Ten days after Unity successfully enraged huge swathes of the development community by announcing sweeping, and wildly unpopular, changes to its Unity Engine business model, the company has said it’s “sorry” and walked back on significant aspects of its new pricing plan.
Last Tuesday, Unity announced that, as of 1st January 2024, developers would be expected to pay an additional monthly Unity Runtime Fee per new game install on top of their existing licence subscription after reaching certain revenue and life-time instalment thresholds. The backlash was immediate and intense, resulting in minor revisions to Unity’s initial plan.
Now though, Unity’s Marc Whitten has outlined significant changes to last week’s announcement in a post on the company’s website, beginning with another apology. “I want to start with this: I am sorry,” he wrote. “We should have spoken with more of you and we should have incorporated more of your feedback before announcing our new Runtime Fee policy. Our goal with this policy is to ensure we can continue to support you today and tomorrow, and keep deeply investing in our game engine.”
As for those policy changes, Unity has announced it will no longer be charging per-install Runtime fees for any developer using Unity Personal or Unity Plus (it’s also dropping the requirement that Unity Personal games must include the Unity start-up screen) – meaning changes will now only impact developers using Unity Pro or Enterprise, and only if they cross two key thresholds: making $1m USD in gross revenue “trailing 12 months” and reaching 1m “initial engagements”, presumably meaning installs.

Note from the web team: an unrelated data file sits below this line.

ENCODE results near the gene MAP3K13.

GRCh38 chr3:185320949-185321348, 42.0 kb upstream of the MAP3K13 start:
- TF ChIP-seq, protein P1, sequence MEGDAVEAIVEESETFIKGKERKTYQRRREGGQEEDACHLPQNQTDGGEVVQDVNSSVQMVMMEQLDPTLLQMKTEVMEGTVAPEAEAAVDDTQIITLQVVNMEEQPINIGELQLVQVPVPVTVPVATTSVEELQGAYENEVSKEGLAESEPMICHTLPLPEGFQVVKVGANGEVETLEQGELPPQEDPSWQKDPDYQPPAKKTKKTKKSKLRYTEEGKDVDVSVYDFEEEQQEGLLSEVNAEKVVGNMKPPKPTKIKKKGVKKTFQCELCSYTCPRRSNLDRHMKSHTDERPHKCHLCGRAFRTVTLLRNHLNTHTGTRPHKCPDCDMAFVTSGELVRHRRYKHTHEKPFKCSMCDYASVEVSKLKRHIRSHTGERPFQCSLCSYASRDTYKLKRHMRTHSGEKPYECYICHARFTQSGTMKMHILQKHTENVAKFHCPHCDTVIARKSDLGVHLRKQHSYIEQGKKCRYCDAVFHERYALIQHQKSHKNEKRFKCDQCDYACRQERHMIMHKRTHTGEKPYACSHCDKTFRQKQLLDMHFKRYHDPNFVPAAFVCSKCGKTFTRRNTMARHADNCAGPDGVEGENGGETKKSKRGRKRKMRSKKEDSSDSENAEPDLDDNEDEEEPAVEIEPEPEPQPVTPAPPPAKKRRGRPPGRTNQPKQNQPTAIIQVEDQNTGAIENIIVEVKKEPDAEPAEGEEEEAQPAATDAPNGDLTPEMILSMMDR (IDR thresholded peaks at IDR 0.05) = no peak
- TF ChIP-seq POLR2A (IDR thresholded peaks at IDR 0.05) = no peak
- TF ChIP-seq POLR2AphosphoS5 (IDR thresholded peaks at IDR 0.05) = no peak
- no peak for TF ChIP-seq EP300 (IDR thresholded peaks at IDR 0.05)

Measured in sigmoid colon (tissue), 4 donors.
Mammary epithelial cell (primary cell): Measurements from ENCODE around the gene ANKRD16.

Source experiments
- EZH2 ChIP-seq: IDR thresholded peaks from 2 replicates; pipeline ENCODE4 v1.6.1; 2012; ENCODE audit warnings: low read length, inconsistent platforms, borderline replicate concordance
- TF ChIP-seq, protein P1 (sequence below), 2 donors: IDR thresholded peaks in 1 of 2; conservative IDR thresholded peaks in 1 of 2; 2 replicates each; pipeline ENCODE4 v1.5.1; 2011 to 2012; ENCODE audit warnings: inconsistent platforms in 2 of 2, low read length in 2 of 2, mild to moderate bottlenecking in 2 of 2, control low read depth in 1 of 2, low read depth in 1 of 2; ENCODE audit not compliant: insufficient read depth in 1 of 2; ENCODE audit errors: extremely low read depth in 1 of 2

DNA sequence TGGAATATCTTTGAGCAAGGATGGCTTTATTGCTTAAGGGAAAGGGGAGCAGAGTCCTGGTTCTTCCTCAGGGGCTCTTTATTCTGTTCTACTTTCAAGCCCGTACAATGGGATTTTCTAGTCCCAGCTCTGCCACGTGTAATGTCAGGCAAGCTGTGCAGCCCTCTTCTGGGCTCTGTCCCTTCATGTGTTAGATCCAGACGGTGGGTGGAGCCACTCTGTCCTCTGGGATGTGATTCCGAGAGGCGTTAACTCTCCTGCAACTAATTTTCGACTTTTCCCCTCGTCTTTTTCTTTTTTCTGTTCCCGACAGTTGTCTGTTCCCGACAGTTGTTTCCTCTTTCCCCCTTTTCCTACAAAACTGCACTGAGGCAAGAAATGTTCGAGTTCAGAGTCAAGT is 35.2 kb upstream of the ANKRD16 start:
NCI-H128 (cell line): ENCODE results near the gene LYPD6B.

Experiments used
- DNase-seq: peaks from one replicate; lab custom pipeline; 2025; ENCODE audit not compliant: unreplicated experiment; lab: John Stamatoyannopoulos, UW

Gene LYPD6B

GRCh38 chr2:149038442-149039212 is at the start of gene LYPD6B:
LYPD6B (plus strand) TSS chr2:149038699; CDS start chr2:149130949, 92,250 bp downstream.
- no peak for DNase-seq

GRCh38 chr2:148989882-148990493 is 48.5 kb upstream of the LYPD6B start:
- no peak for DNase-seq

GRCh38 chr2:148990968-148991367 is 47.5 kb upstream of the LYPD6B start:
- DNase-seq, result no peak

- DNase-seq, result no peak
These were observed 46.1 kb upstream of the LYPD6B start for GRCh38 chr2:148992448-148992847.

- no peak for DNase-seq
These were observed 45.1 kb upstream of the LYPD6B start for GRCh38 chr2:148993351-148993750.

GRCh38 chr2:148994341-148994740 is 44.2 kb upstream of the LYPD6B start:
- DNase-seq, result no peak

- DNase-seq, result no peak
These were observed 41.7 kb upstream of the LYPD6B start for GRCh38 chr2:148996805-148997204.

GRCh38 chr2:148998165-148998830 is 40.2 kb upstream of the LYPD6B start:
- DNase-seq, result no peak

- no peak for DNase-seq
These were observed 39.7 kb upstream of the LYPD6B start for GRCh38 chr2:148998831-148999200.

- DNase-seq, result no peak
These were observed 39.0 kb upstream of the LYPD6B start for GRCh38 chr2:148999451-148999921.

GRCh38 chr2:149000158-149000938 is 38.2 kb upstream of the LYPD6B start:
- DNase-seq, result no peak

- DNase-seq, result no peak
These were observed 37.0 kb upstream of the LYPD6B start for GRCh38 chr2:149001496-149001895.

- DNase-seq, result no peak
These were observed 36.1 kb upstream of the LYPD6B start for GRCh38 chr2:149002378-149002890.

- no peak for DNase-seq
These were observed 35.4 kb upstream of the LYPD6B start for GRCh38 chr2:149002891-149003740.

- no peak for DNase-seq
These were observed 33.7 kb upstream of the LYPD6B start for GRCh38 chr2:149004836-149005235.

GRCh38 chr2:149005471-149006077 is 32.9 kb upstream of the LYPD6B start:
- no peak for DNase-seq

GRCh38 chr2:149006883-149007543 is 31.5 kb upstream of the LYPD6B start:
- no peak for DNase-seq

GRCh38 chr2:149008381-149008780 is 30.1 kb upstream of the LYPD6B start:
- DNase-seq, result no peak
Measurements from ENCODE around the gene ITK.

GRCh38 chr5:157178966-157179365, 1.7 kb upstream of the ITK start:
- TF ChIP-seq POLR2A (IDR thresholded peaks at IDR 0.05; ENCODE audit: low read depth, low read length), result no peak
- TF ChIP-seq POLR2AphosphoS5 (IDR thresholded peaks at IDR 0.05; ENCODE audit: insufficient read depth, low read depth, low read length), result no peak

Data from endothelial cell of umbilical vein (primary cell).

Perhaps more significantly, its Runtime fees will now only kick in for games made using – or updated to – Unity’s next Long Term Support version that’ll be releasing in 2024 or beyond, meaning the new fees won’t impact games built in older versions of the engine. Unity adds that it’ll “make sure that you can stay on the terms applicable for the version of Unity editor you are using – as long as you keep using that version.”
Unity also notes that developers working with its new LTS version and passing the two key thresholds outlined above will now have a choice between paying a Runtime fee based on self-reported monthly initial engagements or the equivalent of 2.5% of a game’s self-reported monthly gross revenue. “Ultimately,” it says, “you will be charged the lesser of the two.”
It’s too early to clearly gauge the development community’s response to Unity’s revised terms, but it seems likely the company will have a significant uphill battle to regain the trust and goodwill it squandered over the course of a single announcement last week.